Indian Finance Minister Ms Nirmala Sitharaman delivered the longest budget speech on 1st February 2020 to present 2020-2021 of Narendra Modi government 2.2. She started her budget address in the Parliament by paying homage to her predecessor, the late Arun Jaitley, and after that announced vital reforms to address socio-economic aspects. The prominent themes of Union Budget 2020-21 were:
- Economic Development.
- Societal Development.
- Aspirational India.
Key highlights of Budget:
Income Tax: Government offered an optional relief to individual taxpayers as it looked to boost consumption. Taxpayers now will be able to avail a lower income tax rate on various slabs by previous certain deductions and exemptions. The new scheme will be optional, and those who want to stick to claiming deductions will be allowed to do so. The new income tax slabs and rates are as under:
- Rs 5-7.5 lakh per annum: 10 per cent from 20 percent earlier.
- Rs 7.5-10 lakh per annum: 15 percent from 20 percent earlier.
- Rs 10-12.5 lakh per annum: 20 percent from 30 percent earlier.
- Rs 12.5-15 lakh per annum: 25 percent from 30 percent earlier.
In both the old and new regime, all income below Rs 5 lakh per annum will be tax-exempt.
Real Estate: To boost affordable housing in India, Budget has proposed to extend the date of loan sanction for availing additional deduction of Rs 1.5 lakh by one year to March 31, 2021. Property developers will also get a tax holiday on the profit earned on affordable housing projects for availing this tax holiday by an additional year.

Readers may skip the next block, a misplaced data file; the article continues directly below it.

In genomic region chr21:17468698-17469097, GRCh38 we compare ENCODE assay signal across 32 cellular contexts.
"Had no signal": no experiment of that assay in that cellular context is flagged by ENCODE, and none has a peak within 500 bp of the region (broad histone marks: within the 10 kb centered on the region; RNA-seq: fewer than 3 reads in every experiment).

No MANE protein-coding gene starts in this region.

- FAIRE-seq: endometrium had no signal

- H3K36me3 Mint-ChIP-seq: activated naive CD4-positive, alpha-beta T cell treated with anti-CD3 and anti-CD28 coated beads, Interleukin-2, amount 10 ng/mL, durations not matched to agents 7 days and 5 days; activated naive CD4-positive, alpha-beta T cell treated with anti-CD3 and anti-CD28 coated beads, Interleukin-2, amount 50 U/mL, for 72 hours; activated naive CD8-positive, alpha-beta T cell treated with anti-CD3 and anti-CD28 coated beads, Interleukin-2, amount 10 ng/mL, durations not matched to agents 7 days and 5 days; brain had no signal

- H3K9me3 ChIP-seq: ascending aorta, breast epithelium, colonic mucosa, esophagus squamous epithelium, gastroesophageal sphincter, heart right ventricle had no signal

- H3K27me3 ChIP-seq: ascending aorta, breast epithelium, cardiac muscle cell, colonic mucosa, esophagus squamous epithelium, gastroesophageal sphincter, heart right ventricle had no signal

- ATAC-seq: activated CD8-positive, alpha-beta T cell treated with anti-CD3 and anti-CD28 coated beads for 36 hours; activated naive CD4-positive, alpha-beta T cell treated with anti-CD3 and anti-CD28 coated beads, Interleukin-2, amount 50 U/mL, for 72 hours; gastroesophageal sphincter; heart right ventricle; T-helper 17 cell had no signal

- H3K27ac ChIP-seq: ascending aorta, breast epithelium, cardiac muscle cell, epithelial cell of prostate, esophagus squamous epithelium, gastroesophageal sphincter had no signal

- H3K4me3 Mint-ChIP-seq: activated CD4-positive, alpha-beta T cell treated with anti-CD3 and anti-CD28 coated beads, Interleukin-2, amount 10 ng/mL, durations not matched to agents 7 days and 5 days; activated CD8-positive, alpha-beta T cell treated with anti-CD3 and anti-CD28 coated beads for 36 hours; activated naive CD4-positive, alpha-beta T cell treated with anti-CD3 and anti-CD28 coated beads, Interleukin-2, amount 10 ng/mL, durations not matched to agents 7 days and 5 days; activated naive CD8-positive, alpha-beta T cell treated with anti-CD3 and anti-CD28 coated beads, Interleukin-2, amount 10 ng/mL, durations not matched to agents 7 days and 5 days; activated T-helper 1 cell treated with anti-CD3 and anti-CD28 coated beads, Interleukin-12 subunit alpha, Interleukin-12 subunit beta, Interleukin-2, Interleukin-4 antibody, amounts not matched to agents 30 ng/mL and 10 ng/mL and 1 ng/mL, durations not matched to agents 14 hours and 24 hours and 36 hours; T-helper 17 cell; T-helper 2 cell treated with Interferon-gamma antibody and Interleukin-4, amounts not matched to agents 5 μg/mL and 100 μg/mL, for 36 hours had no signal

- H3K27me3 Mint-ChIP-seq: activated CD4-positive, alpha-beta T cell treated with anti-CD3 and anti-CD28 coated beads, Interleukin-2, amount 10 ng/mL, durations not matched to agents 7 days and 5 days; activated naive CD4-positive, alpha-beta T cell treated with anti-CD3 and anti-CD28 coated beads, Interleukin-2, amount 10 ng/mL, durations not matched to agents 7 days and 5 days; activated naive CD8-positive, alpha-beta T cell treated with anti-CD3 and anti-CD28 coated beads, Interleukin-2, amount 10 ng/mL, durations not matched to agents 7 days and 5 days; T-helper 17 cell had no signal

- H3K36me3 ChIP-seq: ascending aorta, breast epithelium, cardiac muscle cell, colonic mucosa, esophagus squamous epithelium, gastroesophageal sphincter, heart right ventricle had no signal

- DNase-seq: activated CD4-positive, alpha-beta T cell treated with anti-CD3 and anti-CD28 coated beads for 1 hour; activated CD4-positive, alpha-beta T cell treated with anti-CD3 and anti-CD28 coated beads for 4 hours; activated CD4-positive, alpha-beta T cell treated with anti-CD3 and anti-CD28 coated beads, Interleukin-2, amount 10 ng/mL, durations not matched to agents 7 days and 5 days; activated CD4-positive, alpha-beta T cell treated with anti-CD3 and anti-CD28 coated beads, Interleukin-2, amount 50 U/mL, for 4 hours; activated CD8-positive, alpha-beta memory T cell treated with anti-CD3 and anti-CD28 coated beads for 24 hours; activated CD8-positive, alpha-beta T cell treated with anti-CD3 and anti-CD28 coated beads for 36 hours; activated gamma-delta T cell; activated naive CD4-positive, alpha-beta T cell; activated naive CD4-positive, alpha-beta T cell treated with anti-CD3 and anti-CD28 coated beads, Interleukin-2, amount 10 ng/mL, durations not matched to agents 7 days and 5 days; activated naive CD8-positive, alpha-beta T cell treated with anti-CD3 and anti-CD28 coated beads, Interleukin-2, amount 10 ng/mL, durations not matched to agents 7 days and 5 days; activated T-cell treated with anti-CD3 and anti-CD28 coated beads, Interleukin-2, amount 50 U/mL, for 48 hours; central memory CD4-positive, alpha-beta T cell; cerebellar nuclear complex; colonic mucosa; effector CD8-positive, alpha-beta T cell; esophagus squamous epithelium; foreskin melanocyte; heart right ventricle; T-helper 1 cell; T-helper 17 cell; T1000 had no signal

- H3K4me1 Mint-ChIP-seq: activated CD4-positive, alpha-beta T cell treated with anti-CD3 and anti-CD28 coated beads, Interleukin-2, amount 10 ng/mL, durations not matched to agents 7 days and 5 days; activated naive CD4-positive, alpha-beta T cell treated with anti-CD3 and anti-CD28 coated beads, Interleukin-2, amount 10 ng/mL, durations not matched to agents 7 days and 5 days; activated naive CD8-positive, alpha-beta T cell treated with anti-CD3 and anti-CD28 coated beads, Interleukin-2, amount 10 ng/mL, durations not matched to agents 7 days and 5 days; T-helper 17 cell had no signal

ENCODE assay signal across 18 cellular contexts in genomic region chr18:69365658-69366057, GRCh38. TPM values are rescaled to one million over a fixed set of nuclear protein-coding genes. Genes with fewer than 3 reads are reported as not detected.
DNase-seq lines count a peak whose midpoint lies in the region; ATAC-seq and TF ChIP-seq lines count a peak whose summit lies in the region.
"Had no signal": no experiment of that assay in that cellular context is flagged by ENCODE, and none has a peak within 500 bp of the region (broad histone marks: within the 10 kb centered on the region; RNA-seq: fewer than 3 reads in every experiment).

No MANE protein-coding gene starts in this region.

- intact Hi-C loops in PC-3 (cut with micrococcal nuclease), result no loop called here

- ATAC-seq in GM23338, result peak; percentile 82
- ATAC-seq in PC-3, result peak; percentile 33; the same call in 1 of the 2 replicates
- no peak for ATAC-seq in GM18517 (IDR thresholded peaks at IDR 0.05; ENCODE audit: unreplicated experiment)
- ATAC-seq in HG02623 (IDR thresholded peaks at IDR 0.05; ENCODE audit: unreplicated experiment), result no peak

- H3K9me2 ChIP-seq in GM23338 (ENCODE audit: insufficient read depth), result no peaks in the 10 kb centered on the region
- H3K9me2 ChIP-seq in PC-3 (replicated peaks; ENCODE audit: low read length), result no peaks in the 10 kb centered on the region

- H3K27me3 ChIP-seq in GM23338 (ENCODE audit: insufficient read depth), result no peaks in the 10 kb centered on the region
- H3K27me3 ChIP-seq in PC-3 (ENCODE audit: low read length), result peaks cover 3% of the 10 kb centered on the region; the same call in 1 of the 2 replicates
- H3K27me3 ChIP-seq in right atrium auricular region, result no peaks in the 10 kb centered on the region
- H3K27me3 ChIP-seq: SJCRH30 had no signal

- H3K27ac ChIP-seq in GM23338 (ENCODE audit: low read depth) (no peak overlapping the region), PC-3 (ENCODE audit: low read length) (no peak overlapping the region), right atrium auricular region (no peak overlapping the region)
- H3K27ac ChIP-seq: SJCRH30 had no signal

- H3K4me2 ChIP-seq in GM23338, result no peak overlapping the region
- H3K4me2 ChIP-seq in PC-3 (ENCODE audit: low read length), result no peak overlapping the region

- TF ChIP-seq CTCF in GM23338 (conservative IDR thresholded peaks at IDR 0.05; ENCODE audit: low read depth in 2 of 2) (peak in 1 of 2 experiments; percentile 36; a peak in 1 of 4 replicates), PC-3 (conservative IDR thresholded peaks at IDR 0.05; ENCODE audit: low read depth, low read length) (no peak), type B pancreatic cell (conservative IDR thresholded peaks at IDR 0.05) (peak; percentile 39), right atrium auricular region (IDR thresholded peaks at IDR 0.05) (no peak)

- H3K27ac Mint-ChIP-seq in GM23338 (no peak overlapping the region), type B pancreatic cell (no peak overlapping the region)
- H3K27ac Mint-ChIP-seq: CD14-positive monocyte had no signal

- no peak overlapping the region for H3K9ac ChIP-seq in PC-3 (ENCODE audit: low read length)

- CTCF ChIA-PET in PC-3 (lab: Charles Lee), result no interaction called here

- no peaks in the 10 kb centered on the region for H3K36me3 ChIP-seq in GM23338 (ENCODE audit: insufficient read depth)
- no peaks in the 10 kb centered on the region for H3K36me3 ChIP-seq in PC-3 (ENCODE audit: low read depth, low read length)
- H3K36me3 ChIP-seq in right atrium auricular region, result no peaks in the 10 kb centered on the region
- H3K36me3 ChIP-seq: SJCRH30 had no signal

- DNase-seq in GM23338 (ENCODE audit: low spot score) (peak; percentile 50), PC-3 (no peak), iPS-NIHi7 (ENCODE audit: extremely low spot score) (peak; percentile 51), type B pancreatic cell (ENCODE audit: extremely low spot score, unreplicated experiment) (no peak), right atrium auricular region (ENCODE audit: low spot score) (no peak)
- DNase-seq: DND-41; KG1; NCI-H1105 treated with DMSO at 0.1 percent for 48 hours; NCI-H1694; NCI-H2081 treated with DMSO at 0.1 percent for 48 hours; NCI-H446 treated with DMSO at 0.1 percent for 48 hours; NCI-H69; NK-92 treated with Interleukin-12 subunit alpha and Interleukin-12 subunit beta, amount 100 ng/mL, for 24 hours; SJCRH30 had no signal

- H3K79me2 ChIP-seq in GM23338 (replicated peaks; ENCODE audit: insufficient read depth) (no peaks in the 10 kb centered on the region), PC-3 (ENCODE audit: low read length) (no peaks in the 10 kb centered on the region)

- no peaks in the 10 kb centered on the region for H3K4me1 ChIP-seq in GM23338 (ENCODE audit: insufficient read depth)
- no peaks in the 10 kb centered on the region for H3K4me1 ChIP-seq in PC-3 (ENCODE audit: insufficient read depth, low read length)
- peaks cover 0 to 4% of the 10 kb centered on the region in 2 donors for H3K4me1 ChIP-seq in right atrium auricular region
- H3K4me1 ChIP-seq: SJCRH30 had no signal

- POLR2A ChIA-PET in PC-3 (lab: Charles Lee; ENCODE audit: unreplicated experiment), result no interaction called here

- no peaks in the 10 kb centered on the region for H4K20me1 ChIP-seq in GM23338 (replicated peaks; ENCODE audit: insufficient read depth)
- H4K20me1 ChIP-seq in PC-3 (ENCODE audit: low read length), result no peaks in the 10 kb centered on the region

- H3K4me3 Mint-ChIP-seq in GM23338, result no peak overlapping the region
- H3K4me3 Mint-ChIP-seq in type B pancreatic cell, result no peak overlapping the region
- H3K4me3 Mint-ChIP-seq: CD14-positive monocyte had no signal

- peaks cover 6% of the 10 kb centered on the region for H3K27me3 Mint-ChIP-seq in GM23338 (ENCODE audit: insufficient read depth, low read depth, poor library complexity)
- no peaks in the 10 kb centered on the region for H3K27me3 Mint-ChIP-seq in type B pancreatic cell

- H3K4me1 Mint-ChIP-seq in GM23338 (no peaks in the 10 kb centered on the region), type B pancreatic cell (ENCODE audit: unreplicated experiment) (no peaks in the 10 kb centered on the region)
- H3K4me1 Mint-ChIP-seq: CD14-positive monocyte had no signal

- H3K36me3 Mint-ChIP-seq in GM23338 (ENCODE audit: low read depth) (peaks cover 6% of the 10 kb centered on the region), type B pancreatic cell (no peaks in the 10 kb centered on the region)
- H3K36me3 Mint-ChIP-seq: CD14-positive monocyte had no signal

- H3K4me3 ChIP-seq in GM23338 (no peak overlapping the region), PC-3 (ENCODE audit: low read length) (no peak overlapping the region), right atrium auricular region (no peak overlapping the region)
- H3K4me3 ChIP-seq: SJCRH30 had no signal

Dividend Distribution Tax:
In a move that will offer some relief to India Inc., the government abolished the dividend distribution tax that levied on dividends issued by companies. So far, companies were required to pay DDT at 15 per cent, though including surcharge and cess put the effective rate at 20.56 per cent. DDT first time introduced in 1997 at a 7.5 per cent flat rate in an effort towards efficient tax collection.
Fiscal Deficit Target For 2020-21:
Escape Clause Invoked India’s budgetary deficit settled at 3.8 per cent in 2019-20 and targeted at 3.5 per cent in 2020-21, Finance Minister Nirmala Sitharaman said. Importantly, the government has decided to invoke the ‘escape clause’ provided for in 2018 amendments to the Fiscal Responsibility and Budget Management Act. For 2019-20, the fiscal deficit estimated at 3.3 per cent in Budget 2019. For the next financial too, the government will deviate from an earlier set financial path and target a fiscal deficit of 3.5 per cent.
PMC Bank Collapse:
In Bank Deposit Insurance Cover The government has proposed to hike the bank deposit insurance cover to Rs 5 lakh from the current Rs 1 lakh, to protect depositors in the event of a lender’s collapse. The decision comes after the collapse of PMC Bank that led to restrictions on deposit withdrawals. According to the Reserve Bank of India’s Financial Stability Report, the Deposit Insurance and Credit Guarantee Corporation has received total claims of about Rs 14,100 crore across defaulting cooperative banks.
Life Insurance Corporation (LIC):
The government has proposed to sell a part of its stake in LIC through an initial public offering, the finance minister said in her budget speech. While she didn’t divulge any details, the news of a LIC listing sent insurance stocks scurrying for cover. The state-run insurer was established in 1956 and, wholly owned by the Government of India.
New Infrastructure Projects: